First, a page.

You’ve had a great swim, you’ve nailed the bike and the race is going to plan. Then the wheels come off completely on the last phase of the race – the dreaded run. The good news is you’re not alone. Many triathletes set themselves up for a great race but then simply work their way through the run, hanging on and hoping for the best.
Now is your chance to correct that with our eight-week plan to boost run fitness and speed.
The training plan is for those working towards Olympic distance and is run-dominant, so you might need to make some sacrifices to your bike and swim volume, but these can create dividends in the run leg. If your race focus is on sprint, reduce the volume by about 30%, or if you’re going longer then increase by about 20-30%. To improve run form, fitness and speed in the last weeks, we’ve reduced rest days to one, inserting an easy run to up weekly run distance.
It may seem obvious but first and foremost is the need to include the long steady run each week, in order to make the distance comfortable. Once you have this and are confident about finishing the distance, you can begin to focus on improving your average steady run pace. The long steady run is also the best chance to include different run routes and I’d urge a mix of undulating, hilly and flat long runs. Also, a structured plan will include interval sessions to highlight working at faster than race-pace speed, a tempo session so you can work at paces faster and slower than race pace and finally some bike/run sessions to hit race pace on tired legs. Above all, you must focus on the sessions that make your run faster, so expect these workouts to create fatigue.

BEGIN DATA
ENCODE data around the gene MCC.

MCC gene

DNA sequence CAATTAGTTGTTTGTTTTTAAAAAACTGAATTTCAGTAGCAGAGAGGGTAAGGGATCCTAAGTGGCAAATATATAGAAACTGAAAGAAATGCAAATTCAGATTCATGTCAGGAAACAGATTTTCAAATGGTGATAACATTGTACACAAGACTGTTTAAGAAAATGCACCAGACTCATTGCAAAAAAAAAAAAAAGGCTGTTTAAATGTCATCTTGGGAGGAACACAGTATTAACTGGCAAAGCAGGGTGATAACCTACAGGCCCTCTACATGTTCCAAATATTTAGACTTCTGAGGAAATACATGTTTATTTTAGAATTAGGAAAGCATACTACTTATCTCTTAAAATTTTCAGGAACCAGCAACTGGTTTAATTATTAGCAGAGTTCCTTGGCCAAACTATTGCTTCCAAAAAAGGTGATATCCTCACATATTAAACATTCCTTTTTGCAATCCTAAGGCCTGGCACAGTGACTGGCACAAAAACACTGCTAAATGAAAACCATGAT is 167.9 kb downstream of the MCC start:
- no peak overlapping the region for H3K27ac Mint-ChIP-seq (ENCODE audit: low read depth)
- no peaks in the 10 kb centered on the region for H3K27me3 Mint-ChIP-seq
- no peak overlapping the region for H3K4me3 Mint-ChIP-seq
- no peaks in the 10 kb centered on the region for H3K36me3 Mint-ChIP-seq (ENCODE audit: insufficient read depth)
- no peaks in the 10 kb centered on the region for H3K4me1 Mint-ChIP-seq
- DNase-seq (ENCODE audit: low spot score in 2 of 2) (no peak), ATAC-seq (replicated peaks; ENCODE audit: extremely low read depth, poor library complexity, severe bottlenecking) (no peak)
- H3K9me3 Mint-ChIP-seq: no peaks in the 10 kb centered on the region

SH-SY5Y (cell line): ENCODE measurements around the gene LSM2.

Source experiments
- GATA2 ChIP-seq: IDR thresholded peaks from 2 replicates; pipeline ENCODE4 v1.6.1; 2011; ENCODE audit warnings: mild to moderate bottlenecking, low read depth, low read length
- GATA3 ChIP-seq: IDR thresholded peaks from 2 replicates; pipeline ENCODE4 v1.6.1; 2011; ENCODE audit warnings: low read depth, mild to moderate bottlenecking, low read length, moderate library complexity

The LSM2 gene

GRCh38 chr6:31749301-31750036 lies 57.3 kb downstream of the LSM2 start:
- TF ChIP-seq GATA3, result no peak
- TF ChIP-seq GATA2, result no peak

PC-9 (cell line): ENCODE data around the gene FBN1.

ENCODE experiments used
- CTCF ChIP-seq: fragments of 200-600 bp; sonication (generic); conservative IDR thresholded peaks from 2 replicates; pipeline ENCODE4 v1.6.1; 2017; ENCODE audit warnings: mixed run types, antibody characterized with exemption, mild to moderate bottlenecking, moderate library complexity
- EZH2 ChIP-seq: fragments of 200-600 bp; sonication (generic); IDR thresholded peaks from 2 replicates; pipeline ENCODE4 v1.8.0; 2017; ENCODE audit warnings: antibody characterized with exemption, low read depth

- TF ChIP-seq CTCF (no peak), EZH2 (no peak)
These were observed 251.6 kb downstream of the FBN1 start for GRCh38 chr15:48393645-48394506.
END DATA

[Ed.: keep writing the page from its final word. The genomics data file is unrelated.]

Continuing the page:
To keep you focused through the plan, you can execute two time trials – there’s nothing more nerve-racking on a triathlete’s plan than the letters TT but these will ensure you monitor how effective the training is. If you’re improving,
set new pace targets.
While we’re encouraging an increase in run volume, don’t forget most triathlete injuries are caused when run training, so include stretching and foam rolling in recovery. It’s not the most glamorous part of training but often the most crucial.